TNFR1 bears a death domain in its cytoplasmic tail and can cause apoptosis via caspase-8. The role of NF-κB in opposing this apoptotic TNF pathway has been studied extensively in several systems, and transcriptional targets have been described. In the OC lineage, blockade of classical NF-κB leads to TNF-mediated apoptosis (5, 6). In contrast to TNFR1, RANK does not have a death domain, and therefore, lacks an obvious mechanism by which to induce apoptosis. Nevertheless, at least 1 study using the RAW cell line (13) has suggested that RANKL can induce apoptosis in OC precursors dependent on JNK but independent of classical NF-κB. We find that in primary marrow macrophages lacking both RelA and TNFR1, RANKL is a potent inducer of apoptosis mediated by JNK, Bid, and caspase-3. The effect is dependent on the loss of RelA and not TNFR1, since the phenotype is not changed by reexpression of TNFR1. Furthermore, Li et al. (22) recently examined the bone phenotype of TNFR1-deficient mice and found elevated bone formation, due to increased osteoblast activity, but no change in bone resorption or OC parameters. These data support our conclusion that RANKL alone is able to induce apoptosis in OC precursors in the absence RelA, independent of TNF effects. Additionally, because TNF can cause apoptosis via TNFR1 in RelA-deficient cells (23), we would predict that the absence of TNFR1 would be more likely to reduce the apoptotic response (as occurs in hepatocytes), rather than potentiate it.
The mechanism by which JNK activation leads to cell death has only been studied in the context of TNF signaling. Franzoso and colleagues (18, 24) have shown that RelA mediates transcription of Gadd45β, an inhibitor of MKK7, the activating kinase for JNK. In their model, absence of RelA downregulates Gadd45β, leading to prolonged activation of MKK7 and JNK in response to TNF. This aberrantly activated JNK causes cleavage of the proapoptotic Bcl-2 family member Bid to an active jBid form, leading to its translocation to the mitochondria and activation of the caspase-3 pathway (25). We find that RANKL fails to upregulate Gadd45β, as well as MKP5, in the absence of RelA and that activation of JNK is enhanced. Short-term blockade of JNK activation prevents RANKL-induced apoptosis in OC precursors, allowing their differentiation, as does reduction of Bid levels by siRNA. However, we are unable to detect the appearance of cleaved forms of Bid in our Rela–/– OC precursors, suggesting that there may be some differences in the pathways due to the cell lineage or the receptor initiating the pathway. In the context of anoikis (cell death induced by lack of adhesion), Bid can be activated without cleavage (26).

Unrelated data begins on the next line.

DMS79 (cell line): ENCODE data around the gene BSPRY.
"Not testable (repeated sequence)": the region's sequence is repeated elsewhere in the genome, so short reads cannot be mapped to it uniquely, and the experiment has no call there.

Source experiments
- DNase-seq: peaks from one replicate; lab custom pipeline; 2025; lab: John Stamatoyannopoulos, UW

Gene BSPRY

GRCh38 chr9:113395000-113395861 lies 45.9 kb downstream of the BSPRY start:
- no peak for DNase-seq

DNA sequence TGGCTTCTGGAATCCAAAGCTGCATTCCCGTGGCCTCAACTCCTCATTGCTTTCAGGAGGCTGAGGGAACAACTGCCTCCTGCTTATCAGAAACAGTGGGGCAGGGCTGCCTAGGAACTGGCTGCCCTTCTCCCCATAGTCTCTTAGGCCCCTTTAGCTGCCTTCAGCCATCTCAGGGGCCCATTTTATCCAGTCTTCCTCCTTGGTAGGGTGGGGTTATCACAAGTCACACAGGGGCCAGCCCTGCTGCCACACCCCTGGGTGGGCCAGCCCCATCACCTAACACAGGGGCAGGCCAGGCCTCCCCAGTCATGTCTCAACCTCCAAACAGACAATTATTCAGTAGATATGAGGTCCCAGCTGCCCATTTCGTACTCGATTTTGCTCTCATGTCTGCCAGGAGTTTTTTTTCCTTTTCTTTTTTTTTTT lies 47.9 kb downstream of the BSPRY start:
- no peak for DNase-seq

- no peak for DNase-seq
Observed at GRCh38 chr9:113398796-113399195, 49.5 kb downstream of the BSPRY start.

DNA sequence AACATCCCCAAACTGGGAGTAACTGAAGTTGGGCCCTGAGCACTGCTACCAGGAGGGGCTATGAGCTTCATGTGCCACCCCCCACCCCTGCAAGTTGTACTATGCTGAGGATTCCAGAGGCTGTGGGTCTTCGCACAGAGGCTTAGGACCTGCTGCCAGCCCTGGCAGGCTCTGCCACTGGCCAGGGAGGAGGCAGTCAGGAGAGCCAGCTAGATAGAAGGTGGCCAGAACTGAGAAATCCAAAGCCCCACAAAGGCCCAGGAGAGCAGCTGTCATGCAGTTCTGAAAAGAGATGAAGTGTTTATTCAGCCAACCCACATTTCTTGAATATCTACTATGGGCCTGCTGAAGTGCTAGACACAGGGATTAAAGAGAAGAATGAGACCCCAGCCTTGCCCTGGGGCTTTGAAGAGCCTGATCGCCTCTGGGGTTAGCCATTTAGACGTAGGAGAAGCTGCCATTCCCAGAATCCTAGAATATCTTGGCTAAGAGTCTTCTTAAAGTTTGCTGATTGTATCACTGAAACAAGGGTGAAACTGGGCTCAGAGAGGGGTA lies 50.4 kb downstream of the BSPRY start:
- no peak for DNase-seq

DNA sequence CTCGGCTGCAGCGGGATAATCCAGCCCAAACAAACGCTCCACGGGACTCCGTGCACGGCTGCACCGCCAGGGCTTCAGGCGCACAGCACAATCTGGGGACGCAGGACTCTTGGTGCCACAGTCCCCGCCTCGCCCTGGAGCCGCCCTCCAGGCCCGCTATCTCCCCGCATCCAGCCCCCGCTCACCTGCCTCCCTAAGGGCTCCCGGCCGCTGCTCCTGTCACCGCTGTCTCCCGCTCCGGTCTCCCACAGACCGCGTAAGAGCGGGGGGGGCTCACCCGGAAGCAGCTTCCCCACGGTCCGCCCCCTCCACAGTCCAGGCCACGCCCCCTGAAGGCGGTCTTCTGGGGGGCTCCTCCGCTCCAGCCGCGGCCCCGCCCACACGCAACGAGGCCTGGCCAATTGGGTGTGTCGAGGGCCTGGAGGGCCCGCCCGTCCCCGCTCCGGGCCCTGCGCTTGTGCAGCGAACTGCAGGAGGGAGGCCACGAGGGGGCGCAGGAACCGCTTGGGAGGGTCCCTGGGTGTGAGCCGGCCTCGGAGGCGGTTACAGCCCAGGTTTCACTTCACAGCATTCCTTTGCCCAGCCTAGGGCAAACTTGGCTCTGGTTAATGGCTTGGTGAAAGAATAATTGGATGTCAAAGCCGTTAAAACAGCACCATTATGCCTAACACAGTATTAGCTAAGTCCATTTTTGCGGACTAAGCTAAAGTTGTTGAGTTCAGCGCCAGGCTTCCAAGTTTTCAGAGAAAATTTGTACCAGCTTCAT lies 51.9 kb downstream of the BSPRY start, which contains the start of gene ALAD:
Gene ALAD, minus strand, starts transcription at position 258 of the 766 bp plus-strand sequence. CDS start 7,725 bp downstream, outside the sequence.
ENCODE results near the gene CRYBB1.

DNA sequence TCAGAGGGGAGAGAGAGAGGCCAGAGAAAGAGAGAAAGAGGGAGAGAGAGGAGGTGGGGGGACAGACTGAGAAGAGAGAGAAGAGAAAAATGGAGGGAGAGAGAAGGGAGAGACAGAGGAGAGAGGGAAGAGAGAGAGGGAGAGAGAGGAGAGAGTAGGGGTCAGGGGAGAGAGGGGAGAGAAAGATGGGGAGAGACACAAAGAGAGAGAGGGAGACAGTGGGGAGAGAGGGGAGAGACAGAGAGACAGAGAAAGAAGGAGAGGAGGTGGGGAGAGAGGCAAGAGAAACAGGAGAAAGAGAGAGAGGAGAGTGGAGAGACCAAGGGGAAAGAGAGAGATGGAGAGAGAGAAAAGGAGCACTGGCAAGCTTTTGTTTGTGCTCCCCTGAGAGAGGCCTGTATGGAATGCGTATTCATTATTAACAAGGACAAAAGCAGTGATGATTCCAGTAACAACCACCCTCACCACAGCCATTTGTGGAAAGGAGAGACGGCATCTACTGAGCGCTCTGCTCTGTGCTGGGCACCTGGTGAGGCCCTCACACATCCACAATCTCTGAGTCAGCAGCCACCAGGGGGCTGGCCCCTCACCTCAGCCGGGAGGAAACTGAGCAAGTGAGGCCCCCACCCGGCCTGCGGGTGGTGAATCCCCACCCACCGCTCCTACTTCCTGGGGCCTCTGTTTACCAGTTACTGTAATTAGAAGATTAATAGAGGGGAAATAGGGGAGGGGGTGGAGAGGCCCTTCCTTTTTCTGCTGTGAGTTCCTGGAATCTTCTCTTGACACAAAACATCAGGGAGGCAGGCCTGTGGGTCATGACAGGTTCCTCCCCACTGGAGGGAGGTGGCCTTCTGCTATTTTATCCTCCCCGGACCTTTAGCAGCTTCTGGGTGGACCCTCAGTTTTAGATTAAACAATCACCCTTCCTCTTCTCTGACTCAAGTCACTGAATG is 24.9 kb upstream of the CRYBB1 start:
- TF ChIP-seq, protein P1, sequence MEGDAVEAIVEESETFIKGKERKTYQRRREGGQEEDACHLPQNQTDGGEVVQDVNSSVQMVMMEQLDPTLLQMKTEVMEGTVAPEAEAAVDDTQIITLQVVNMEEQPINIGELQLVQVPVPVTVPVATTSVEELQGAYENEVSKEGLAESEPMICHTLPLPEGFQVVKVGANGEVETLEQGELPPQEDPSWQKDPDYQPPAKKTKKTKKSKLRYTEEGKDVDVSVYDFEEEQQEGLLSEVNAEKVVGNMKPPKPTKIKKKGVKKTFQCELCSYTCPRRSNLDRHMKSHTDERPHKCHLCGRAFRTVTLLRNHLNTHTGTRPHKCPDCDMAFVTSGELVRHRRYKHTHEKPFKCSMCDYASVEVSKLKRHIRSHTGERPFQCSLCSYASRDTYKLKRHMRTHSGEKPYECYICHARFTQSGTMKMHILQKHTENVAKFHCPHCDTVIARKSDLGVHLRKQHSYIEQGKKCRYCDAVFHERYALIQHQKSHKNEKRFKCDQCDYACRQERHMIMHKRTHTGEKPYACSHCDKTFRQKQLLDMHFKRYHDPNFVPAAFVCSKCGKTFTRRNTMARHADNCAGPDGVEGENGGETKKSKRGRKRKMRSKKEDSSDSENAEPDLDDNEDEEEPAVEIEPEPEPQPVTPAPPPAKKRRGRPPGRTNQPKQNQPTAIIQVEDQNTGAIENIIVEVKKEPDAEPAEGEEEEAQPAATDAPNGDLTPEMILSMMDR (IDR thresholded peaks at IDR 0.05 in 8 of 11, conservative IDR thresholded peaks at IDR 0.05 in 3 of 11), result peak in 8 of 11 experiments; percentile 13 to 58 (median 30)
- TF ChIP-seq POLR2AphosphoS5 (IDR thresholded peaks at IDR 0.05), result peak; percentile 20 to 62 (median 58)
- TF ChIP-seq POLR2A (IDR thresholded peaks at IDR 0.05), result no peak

In the TNF pathway, ROS have been identified as the key mediator of the crosstalk between the NF-κB and JNK (27). In situations of impaired NF-κB signaling, generation of ROS is required for TNF-mediated apoptosis. In the OC lineage, however, inhibition of ROS reduces differentiation and bone resorption (28, 29). JNK activation is also required for OC differentiation (30–32). RANKL activates both ROS and JNK, and these linked pathways contribute both differentiation and apoptotic signals. In the presence of RelA, apoptosis is suppressed and generation of OCs is optimal, while in the absence of RelA, precursor apoptosis reduces the number of mature bone-resorbing cells. Thus, there is a tight range of JNK activation required for osteoclastogenesis, and RelA is a critical component in maintaining appropriate levels. Furthermore, inhibition of caspases or JNK within the first 2 days of RANKL culture restores differentiation in Rela–/– OC precursors, suggesting that timing of JNK activation might be as important as the magnitude.
Karin and coauthors (33) showed that TNF-α–mediated JNK activation induces apoptosis by accelerating turnover of the NF-κB regulated protein c-FLIP, an inhibitor of caspase-8, by upregulating the E3 ubiquitin ligase Itch. However, in Rela–/– OC precursors RANKL does not induce caspase-8 activation, so it is unlikely that c-FLIP and Itch are important mediators in response to RANKL.